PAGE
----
A man’s wardrobe should undergo subtle shifts as he gets older and takes on different roles in life. To help you look great at every age, this year we’ll be offering guides to dressing sharp and casual in your 20s, 30s, 40s, 50s, 60s, and beyond.
Your forties are when you start to carry yourself with some serious authority.
These days, it’s also not the fixed quantity that it used to be. Men in their 40s are often just as dynamic and adventurous as they were in their 20s and 30s, if not more so. You don’t have to dress like someone who’s settled into his job and is just waiting for retirement.
With a little luck, you’ve also got a bit more money to spend in your 40s than you did when you were younger. If you don’t, don’t worry about it — you can still look good. But if you do have an enjoyable disposable income, don’t be shy about making some nice wardrobe investments as you move into this decade of your life.
Casual in Your 40s: Needs and Wants
At any age, your “casual” wardrobe is your non-business wardrobe. It can even include some clothes that you do, in fact, go to work or do business in, just worn in ways that set them apart from your office outfits.
What your wardrobe isn’t, and what it especially shouldn’t be at this age, is sloppy. A man in his forties can do better than aged sweatshirts, and if he’s wearing ripped jeans, he’d better be in a band. And on-stage.
How you dress when no one’s requiring you to look any way in particular says a lot about you. As you enter (and, for that matter, exit) your forties, here are a few things you want to be thinking about:
This is the most important consideration for a man of any age, but it takes on special import as you age.
Bodies change. Sometimes they change for the better, and sometimes not, but either way you need to stay on top of it. A middle-aged man in a custom-tailored jacket that slims his silhouette down and squares his shoulders? Smashing. The same man in a jacket that pinches at the shoulders and sags at the waist? Not so ideal.
Your body type doesn’t matter. Getting the right fit for it does. And at your age, it’s time to turn the simple task of getting your clothes fitted into a practiced routine: find a tailor you like, get him your measurements, and take everything you buy to him for fitting.
Trousers, shirts, jackets, overcoats — if you’re going to be wearing it stylishly, get it adjusted. It’s the cheapest way to look good there is.
If you can afford it, take your best wardrobe pieces a step further by having them tailor-made from scratch. A good made-to-measure suit stands head and shoulders above even a well-adjusted one off the rack, and true bespoke — while pricy — puts you in a whole different class from other men.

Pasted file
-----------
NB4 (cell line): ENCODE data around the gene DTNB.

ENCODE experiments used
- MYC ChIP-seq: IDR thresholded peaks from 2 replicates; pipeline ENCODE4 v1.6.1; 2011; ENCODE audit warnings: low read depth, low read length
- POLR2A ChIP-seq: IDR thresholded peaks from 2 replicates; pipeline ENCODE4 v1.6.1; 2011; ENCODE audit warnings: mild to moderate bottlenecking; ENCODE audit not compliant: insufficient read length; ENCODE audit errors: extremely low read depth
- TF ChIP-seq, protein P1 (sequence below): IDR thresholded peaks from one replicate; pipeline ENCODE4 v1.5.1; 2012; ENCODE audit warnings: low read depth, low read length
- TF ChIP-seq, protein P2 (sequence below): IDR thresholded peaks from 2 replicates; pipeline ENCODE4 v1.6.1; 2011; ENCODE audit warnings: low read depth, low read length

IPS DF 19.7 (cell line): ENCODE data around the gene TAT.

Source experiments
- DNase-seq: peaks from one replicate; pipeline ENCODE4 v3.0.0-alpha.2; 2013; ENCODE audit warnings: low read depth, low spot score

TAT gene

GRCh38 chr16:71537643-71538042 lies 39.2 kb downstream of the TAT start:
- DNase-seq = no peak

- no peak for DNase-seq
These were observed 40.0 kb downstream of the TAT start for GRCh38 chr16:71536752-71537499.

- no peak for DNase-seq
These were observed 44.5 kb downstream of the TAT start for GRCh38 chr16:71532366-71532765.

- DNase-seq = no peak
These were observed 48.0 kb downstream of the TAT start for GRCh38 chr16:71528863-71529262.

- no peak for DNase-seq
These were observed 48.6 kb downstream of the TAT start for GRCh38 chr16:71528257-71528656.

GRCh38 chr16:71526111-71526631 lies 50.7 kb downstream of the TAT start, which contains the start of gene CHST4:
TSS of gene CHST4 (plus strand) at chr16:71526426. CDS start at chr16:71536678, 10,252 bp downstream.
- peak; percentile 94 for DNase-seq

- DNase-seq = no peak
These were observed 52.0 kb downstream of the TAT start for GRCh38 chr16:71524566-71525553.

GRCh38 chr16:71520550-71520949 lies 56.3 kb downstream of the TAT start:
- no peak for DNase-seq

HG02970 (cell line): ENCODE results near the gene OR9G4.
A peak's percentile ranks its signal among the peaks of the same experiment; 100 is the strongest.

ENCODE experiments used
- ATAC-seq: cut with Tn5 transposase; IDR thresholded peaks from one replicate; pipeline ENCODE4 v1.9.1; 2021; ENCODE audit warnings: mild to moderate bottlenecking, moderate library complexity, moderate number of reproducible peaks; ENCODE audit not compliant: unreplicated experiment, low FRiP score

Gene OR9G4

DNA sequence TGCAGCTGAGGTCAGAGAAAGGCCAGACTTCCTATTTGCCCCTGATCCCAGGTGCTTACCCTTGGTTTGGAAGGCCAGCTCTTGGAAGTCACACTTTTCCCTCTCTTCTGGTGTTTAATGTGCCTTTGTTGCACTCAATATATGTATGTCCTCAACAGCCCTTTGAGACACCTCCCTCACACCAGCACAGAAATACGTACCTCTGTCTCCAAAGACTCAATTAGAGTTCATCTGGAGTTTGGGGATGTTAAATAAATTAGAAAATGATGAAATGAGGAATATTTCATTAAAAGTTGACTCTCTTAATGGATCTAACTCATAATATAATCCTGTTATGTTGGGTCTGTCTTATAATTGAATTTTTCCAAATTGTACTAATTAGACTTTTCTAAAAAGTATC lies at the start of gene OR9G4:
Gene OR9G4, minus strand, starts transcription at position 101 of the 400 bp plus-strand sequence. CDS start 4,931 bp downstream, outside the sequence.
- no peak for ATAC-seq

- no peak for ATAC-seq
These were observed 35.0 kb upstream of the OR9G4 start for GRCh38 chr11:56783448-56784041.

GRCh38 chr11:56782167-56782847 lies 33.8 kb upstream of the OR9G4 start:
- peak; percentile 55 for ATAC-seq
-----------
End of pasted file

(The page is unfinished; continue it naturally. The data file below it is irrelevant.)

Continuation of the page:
Over forty is the time to start wearing your silver hairs with pride (even if you don’t actually have many yet to speak of). You’ve got the years to carry yourself with a little gravitas. Start doing it.
That doesn’t mean double-breasted suits at all times, of course. But it does make darker colors, richer cloths, and sturdier cuts a good idea — a little more of the esquire, and a little less of the dandy.
Be willing to expend the little extra bit of time, money, or effort that you didn’t in your younger years to get things just right. Press your shirts more often. Perfect a fancy, three-pointed pocket square fold. Wear a scarf that highlights your eyes. It’s all about the little things at this point.
It goes without saying that this is also a good time to be leaving behind the edgier fashions, even ones that you’ve pulled off in the past. A savvy dresser probably canstill wear red Converse sneakers with a suit jacket in his forties — but he doesn’t need to, and he’d be better-served by something more restrained.
Don’t mourn the flashy fashions. Exceed them.
You’re hopefully reaching a time of life when your body won’t be doing too much more changing in shape or size. You might put on or lose a little weight as you age, and we’re all going to shrink at least a bit, but for the most part you can hope that clothes you buy in your 40s will still fit in your 60s.
That means that it’s time to start investing in some pieces with serious lifespans. Buy less frequently but more exclusively than you did in your 20s and 30s, so that you’re creating a small core of top-quality garments to go with your general staples and older remnants.